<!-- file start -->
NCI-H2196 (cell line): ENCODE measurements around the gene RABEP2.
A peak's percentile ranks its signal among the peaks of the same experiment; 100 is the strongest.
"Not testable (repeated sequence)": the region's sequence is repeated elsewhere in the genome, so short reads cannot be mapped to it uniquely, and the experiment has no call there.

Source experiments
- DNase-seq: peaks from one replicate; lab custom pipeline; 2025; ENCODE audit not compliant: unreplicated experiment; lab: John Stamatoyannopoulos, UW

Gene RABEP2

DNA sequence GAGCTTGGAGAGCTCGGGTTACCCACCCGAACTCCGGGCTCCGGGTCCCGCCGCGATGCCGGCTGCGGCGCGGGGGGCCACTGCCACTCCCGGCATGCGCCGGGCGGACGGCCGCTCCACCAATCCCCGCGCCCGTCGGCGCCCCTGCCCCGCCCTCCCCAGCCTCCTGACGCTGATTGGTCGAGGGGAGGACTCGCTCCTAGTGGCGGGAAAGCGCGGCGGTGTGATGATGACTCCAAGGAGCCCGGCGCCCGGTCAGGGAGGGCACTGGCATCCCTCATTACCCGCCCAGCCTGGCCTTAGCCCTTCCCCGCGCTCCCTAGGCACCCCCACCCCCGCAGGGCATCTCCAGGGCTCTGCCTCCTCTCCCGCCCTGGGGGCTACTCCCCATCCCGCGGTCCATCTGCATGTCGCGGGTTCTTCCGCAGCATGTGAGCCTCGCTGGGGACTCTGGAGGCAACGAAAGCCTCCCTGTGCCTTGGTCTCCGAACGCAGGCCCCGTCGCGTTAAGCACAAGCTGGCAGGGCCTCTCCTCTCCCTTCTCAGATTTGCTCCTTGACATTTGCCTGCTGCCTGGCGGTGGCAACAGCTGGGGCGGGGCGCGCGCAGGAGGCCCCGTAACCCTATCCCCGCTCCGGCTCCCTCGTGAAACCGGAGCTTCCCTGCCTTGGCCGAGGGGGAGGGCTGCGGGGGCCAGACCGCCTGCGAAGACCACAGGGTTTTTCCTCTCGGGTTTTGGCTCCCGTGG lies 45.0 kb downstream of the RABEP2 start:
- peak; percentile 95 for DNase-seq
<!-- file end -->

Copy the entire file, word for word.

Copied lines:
NCI-H2196 (cell line): ENCODE measurements around the gene RABEP2.
A peak's percentile ranks its signal among the peaks of the same experiment; 100 is the strongest.
"Not testable (repeated sequence)": the region's sequence is repeated elsewhere in the genome, so short reads cannot be mapped to it uniquely, and the experiment has no call there.

Source experiments
- DNase-seq: peaks from one replicate; lab custom pipeline; 2025; ENCODE audit not compliant: unreplicated experiment; lab: John Stamatoyannopoulos, UW

Gene RABEP2

DNA sequence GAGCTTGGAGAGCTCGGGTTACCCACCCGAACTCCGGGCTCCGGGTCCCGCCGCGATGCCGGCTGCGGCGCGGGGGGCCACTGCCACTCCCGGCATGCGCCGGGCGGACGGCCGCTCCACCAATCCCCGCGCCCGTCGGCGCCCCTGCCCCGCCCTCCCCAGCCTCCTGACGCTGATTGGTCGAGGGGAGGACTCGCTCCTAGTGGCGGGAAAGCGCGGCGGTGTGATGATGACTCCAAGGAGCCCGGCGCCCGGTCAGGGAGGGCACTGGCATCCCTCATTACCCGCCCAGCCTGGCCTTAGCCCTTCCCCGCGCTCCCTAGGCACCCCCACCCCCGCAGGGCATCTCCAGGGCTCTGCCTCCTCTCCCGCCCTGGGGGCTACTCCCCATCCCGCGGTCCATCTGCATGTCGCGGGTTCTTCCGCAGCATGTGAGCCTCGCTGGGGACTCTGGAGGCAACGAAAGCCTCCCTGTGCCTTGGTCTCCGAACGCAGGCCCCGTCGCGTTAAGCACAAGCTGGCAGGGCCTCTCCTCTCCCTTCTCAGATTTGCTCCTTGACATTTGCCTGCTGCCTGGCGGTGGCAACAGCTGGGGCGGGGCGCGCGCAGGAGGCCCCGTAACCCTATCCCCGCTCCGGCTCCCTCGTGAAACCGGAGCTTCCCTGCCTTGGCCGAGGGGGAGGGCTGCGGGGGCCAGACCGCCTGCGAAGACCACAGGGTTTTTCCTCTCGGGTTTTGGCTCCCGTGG lies 45.0 kb downstream of the RABEP2 start:
- peak; percentile 95 for DNase-seq